“There are certainly forms of instability that have been introduced by algorithmic trading that will increase as we put more and more faith in these algorithms. The February 2018 flash crash was instructive. The culprit was a slightly esoteric exchange-traded product that has a rebalancing mechanism inside of it. And that rebalancing mechanism ended up destroying the product on one specific day when the market moved a little bit more than the product was designed to handle. The product was required to trade a lot of instruments in response to that move. But then those trades exaggerated a small move and it became a big move, which required more rebalancing—and everything spiraled out of control.”
Repost from 4-2-2021
“During a mostly positive quarter for stocks (depending on the sector), other major markets got hit hard. For both gold and bonds, it was among the worst ever. For gold, a 10% quarterly loss is unusual. In nearly 50 years, there had only been 9 other quarters with a loss this large. In terms of what it meant going forward, the answer was ‘not much.’ That’s mostly thanks to the huge volatility in the years surrounding 1980, though – after that, all four of the quarters with massive losses ended up leading to gains for gold during the months ahead.”
USAGOLD note: A bad news, good news kind of situation. One might read ‘buying opportunity’ between the lines – particularly for long-term asset preservation investors who like to own unencumbered, physical metal and have the patience to wait for the market to turn in their favor.
Chart courtesy of SentimenTrader.com • • • Click to enlarge
Repost from 4-5-2021
Cartoon courtesy of MichaelPRamirez.com
USAGOLD note: On October 1, the national debt was at $27 trillion. So it took six months to add $1 trillion to the total. As of April 1, the aggregate national debt stood at $28,081,128,042,930.95. We haven’t even gotten around to fully shelling out the $1.9 trillion stimulus package as yet, and Congress is just getting started on the infrastructure legislation – another black hole indeed.
Chart courtesy of TradingEconomics.com
Repost from 2-19-2021
“In plain English, the SLV sponsor is candidly admitting that there may not be enough silver to support the issuance of new ETF shares, in which case, new share issuance may be suspended. This would come as a shock to markets and could cause outright panic buying in silver. The short-squeeze would reach a critical stage. Given a shortage of silver in the London market and increased attention from both professional traders and the Bros, what are the prospects for the price of silver in the near future?”
USAGOLD note: If the price is set too low via the commodity markets price discovery mechanism then supply will be stymied. Demand, on the other hand is consistent…… and strong with the Biden administration’s push for green energy, in fact, energizing even more demand. Rickards offers details in this article how a squeeze on physical supplies could develop using Ronan Manly’s findings on the silver supply in London as a launchpad.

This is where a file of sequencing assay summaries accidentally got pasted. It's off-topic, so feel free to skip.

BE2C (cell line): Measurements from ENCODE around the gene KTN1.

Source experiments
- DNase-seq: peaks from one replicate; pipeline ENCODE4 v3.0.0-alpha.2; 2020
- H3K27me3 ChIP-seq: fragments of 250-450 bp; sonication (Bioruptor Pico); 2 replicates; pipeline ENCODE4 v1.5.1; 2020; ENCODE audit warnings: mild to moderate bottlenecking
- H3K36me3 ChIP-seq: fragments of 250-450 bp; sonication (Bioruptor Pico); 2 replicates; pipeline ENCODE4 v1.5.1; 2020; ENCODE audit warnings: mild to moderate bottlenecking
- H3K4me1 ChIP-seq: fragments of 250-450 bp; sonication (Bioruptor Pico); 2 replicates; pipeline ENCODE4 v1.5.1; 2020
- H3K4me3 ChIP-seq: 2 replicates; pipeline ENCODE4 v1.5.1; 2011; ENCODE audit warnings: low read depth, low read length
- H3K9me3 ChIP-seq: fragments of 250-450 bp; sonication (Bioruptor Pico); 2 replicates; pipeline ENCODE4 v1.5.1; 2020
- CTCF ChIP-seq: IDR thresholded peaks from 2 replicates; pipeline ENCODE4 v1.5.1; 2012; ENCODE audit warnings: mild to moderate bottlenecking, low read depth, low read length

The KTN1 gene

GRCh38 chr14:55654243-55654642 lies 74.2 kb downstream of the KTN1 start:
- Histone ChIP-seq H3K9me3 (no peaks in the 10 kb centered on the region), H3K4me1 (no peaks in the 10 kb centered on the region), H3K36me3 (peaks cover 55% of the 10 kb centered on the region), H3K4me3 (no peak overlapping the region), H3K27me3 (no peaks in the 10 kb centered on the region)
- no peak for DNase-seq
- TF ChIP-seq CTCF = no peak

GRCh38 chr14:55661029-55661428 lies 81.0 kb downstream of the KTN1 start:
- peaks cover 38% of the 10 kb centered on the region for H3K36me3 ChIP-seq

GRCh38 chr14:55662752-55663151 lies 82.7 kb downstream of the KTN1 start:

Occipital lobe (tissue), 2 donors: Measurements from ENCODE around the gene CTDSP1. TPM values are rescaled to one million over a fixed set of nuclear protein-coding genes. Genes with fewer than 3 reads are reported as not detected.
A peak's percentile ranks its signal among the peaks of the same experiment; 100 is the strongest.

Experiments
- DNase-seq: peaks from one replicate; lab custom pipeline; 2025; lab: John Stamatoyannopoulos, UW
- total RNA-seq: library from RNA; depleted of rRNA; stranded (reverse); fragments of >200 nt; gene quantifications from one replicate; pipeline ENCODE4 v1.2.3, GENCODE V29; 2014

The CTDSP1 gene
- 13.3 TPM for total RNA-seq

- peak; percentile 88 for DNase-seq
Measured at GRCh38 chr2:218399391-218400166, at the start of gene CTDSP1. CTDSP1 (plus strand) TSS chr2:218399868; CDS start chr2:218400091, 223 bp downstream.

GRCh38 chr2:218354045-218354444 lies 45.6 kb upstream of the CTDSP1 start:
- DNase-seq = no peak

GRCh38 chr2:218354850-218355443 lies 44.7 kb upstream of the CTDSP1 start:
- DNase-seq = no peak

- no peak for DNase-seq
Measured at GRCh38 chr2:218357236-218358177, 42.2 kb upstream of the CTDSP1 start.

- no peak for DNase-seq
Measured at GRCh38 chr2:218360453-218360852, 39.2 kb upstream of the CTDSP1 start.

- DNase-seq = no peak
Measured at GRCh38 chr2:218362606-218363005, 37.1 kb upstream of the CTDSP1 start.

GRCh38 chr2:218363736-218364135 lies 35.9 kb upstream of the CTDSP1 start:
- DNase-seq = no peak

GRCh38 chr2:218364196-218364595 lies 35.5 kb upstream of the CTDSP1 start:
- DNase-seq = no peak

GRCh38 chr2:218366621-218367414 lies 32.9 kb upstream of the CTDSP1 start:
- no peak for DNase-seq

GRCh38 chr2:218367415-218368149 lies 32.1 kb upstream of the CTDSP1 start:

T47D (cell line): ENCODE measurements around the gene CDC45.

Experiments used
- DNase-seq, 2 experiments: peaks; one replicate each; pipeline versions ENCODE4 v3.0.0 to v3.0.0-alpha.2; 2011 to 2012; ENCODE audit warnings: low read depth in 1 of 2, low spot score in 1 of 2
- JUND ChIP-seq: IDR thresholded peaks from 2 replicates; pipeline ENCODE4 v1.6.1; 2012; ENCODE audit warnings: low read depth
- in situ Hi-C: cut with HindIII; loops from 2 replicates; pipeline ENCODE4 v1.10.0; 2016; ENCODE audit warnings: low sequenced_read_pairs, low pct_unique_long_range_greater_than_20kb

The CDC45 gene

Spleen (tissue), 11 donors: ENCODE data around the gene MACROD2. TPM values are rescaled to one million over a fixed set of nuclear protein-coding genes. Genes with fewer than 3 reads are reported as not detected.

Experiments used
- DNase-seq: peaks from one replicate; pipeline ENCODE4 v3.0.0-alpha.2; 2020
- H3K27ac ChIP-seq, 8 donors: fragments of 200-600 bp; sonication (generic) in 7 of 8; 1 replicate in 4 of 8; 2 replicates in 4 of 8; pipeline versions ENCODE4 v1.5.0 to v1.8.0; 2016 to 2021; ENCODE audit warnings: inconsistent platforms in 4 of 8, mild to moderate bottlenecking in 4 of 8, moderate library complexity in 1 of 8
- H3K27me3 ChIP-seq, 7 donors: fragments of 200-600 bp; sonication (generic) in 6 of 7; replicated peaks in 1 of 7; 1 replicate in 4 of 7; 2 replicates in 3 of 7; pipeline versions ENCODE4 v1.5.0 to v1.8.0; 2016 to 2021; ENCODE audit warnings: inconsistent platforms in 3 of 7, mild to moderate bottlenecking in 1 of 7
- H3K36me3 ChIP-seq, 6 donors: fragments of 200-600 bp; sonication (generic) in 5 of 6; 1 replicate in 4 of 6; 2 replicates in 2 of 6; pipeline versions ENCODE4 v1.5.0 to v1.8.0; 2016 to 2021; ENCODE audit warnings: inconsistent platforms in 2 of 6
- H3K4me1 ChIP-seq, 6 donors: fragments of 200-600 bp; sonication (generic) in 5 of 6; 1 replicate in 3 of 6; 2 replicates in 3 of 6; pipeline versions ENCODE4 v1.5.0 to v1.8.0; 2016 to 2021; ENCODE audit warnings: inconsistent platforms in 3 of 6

Repost from 2-21-2021
“I know that Paul Volcker did, but Paul Volcker was a man of the moment and he managed to fight and swat away inflation through two recessions that increased unemployment. I just don’t see any willingness to impose pain on the median voter at this point. And so I think that we will look through inflation longer than most investors probably think.” – Marko Papic, Clocktower Group
USAGOLD note: As we noted previously on this subject, what Paul Volcker was to disinflation-deflation, Jerome Powell could be to stagflation-runaway inflation. Papic offers historical context at the link above and stresses that there are significant differences between post-2008 and now.
Repost from 4-5-2021
“March brought the strongest manufacturing growth in more than 37 years, and with it increasing indications about inflation pressures in the months ahead.”
USAGOLD note: Of late, the anecdotal evidence of rapidly building inflation is being recorded almost everyday via press reports – even if it has yet to show up convincingly in the monthly consumer price index.
Repost from 4-2-2021
“If we account for inflation, and that’s massively understated ‘official inflation’, then silver prices peaked at $120 in 1980 and around $57 in 2011. (Please see our Chart of the Day below.) Today’s price near $24 is still well below those levels, suggesting a lot of upside remains ahead. In fact at $24 today versus the inflation-adjusted $120 in 1980, silver is currently about 80% below that peak. … Looking at silver from a technical perspective, in my view we are either at or near a final bottom for this correction. …It’s time to be a silver contrarian. History has rewarded us repeatedly. $100 silver is well within reach.”
USAGOLD note: We referenced this analysis from Peter Krauth in yesterday’s DMR and repost it here for those who may have missed it. The silver price, as Krauth points out is 80% below its 1980 inflation-adjusted high. As a matter of interest, the current gold price is 25% below its 1980 inflation-adjusted high.
Chart courtesy of MacroTrends.net • • • Click to enlarge